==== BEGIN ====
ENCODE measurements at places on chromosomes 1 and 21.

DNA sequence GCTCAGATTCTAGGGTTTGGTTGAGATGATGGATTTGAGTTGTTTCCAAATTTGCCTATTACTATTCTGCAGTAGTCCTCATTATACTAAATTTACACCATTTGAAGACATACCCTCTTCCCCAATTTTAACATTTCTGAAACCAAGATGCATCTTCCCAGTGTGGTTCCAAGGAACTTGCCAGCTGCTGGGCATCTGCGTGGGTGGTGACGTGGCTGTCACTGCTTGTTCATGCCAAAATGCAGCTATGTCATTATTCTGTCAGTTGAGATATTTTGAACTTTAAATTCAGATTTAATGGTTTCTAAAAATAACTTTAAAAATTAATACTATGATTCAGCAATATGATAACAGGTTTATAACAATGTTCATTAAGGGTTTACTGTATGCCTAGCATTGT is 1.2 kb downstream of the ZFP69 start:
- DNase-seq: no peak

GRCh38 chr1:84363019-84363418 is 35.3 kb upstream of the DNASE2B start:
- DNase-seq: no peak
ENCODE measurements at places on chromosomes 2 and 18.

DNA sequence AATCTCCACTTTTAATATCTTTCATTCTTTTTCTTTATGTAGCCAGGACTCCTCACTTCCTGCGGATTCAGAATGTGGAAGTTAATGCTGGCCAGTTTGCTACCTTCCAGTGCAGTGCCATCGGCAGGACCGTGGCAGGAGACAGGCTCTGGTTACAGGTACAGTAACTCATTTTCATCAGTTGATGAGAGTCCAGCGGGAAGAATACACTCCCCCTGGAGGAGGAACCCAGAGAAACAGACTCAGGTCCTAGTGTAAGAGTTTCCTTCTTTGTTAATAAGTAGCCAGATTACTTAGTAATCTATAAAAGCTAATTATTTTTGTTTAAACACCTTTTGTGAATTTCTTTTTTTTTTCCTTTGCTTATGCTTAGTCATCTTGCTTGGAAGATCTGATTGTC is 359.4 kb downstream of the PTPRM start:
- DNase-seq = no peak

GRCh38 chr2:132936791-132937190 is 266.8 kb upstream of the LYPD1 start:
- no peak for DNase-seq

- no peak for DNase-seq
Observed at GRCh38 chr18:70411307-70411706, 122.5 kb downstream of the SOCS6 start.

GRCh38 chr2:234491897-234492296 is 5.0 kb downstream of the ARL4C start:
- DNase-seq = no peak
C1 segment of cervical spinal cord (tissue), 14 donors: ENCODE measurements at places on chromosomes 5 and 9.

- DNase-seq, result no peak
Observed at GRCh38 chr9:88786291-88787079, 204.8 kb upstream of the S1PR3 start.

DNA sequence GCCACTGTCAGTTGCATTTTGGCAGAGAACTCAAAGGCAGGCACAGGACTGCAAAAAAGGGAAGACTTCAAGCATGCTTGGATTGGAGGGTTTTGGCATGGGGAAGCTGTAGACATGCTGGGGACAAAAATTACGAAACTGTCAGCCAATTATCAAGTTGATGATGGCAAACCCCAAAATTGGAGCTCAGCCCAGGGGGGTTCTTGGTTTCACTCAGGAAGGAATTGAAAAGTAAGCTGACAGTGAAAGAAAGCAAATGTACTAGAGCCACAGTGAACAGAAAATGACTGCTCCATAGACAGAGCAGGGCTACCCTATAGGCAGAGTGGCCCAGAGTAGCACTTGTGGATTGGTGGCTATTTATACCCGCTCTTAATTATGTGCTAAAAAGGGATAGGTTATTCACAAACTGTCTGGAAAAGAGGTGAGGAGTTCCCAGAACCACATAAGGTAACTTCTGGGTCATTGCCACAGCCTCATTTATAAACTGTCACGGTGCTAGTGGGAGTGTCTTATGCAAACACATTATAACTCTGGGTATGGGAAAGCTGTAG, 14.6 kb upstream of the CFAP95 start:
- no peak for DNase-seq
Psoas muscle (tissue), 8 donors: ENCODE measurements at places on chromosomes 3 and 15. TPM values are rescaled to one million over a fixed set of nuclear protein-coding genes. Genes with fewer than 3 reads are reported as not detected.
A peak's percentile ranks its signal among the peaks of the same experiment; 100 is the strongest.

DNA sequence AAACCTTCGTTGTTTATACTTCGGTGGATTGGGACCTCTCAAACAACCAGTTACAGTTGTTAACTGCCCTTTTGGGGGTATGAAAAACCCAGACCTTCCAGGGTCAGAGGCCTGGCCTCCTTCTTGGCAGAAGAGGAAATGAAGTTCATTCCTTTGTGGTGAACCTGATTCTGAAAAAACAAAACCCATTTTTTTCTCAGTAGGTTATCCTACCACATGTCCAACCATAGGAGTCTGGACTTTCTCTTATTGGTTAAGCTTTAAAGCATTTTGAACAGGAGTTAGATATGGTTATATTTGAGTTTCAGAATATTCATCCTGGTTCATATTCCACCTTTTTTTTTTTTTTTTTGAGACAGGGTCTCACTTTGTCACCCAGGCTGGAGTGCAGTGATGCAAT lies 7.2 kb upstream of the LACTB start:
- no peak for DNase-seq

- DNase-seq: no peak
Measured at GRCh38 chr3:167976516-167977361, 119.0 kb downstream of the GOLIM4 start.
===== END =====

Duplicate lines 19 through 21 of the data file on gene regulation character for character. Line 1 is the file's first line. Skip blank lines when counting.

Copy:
- no peak for DNase-seq
Psoas muscle (tissue), 8 donors: ENCODE measurements at places on chromosomes 3 and 15. TPM values are rescaled to one million over a fixed set of nuclear protein-coding genes. Genes with fewer than 3 reads are reported as not detected.
A peak's percentile ranks its signal among the peaks of the same experiment; 100 is the strongest.